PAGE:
Alone in the Desert?
In October 346, Alexandria was abuzz with word of Archbishop Athanasius's return from six years of exile. In that city, his Arian opponents were in retreat, and his followers were aflame with heightened zeal for their faith. Wives and husbands heeded Paul's advice (1 Cor. 7:5) to refrain from sexual relations and turn instead to prayer. Fathers persuaded children to renounce the world, and children encouraged parents in their asceticism. Young women who had looked forward to marriage chose instead to remain virgins for Christ, and young men followed the example of others and became monks. The laity's zeal had found embodiment in the renunciation of the world.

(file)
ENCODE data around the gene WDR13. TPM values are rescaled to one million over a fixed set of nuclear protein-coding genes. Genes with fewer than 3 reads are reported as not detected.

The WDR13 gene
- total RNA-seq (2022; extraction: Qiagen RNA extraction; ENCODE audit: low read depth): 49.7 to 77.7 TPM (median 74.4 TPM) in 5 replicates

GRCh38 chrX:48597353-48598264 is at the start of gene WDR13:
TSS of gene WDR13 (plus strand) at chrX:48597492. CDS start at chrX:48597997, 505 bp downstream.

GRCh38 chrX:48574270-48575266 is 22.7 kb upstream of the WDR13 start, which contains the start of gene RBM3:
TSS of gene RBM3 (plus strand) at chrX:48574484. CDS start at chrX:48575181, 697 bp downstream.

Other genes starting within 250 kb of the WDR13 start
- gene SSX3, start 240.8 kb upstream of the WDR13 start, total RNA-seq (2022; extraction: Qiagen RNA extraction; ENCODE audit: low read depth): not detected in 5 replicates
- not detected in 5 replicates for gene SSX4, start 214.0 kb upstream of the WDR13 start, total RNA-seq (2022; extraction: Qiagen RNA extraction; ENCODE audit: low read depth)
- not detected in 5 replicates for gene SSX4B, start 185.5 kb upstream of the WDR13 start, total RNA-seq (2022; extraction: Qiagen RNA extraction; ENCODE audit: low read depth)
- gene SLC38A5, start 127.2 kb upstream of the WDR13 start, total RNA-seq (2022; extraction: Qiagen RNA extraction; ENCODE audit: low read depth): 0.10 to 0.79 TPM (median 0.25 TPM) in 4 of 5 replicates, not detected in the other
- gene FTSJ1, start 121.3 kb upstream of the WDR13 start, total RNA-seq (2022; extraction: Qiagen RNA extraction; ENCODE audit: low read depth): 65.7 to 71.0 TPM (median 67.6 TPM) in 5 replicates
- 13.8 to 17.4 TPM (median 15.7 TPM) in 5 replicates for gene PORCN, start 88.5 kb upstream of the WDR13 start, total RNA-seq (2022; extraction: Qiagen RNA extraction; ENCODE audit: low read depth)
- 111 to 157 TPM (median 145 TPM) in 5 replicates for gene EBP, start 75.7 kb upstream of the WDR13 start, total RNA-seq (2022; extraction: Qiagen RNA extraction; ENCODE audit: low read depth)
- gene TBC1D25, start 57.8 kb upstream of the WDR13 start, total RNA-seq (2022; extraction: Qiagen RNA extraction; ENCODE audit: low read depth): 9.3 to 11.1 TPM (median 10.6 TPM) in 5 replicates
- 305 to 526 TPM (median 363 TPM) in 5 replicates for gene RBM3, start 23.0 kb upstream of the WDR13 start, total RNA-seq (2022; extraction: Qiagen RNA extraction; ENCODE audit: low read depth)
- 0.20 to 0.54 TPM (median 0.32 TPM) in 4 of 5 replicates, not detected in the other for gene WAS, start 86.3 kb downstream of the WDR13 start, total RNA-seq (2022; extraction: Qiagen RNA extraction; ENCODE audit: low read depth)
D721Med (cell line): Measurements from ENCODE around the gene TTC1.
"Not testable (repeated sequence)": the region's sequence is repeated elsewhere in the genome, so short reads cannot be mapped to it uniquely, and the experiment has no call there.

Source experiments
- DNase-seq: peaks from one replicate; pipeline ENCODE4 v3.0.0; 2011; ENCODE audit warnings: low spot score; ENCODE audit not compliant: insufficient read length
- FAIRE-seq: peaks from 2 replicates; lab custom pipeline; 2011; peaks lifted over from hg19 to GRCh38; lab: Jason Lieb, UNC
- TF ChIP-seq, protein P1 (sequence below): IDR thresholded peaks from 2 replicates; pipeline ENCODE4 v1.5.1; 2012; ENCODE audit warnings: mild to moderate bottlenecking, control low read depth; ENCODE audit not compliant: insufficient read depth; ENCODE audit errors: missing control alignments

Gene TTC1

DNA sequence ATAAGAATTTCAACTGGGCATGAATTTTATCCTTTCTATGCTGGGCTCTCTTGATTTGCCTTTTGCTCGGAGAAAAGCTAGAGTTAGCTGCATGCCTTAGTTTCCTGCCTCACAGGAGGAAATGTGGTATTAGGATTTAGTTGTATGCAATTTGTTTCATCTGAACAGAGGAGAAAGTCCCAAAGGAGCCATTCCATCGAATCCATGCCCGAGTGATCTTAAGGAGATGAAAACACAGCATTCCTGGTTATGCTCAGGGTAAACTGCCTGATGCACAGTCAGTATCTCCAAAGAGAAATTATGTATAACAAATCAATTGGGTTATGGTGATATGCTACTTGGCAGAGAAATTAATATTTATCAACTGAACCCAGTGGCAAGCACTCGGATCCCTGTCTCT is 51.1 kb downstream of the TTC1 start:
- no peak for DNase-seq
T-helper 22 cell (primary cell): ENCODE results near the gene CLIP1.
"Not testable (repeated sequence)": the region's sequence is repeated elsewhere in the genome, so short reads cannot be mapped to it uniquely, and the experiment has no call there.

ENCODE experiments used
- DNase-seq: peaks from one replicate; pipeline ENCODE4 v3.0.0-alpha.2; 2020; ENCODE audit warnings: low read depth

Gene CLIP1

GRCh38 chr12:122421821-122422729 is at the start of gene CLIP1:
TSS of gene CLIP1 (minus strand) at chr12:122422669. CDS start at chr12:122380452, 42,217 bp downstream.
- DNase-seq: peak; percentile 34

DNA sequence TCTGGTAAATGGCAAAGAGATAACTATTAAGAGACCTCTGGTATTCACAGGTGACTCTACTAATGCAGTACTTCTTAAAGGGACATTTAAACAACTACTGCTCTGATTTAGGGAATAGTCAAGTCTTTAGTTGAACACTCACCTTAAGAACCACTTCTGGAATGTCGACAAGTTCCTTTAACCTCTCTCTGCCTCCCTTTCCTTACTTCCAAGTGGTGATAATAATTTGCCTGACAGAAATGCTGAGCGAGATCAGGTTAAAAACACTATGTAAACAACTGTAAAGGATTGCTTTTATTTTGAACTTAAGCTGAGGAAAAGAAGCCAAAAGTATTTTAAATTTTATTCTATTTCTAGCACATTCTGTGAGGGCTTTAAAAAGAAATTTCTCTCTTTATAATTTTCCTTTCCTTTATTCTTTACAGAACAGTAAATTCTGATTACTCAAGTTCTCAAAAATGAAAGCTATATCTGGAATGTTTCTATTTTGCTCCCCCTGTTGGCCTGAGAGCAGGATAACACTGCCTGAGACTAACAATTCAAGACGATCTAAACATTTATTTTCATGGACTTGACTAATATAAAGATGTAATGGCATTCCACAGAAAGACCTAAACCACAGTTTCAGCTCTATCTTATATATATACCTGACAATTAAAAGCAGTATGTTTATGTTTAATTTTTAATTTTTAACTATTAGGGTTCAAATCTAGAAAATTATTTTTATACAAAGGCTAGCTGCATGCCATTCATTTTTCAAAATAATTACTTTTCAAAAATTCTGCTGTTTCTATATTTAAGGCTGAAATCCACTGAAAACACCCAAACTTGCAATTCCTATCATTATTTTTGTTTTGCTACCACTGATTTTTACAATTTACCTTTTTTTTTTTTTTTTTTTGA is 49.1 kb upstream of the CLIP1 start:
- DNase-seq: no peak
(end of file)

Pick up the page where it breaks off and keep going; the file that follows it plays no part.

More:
By the middle of the fourth century, asceticism was in the air and spreading, especially in Egypt. But what exactly did this life entail? And why were so many suddenly attracted to it?
Monastic growth movement
Renunciation of the world, an orientation so at odds with our modern culture, had in fact nourished the growth of Christianity from the start, and by 346, persons who wished to embark on an ascetic life had many exemplars from which to choose.
Within cities, Christian philosophers and teachers learned from the ascetic lifestyles of their non-Christian counterparts. As young people had in the past pursued wisdom by going to the philosopher Antoninus, who according to an ancient account, "despised his body and freed himself from its pleasures," so now Christian youth sought out Christian ascetics under whom they might learn the new Christian philosophy.
In Alexandria, the theologian Origen (who lived in the early third century) had taught new converts about Christianity and amazed them with his renunciations, including sleeping on the floor, going barefoot, extreme ...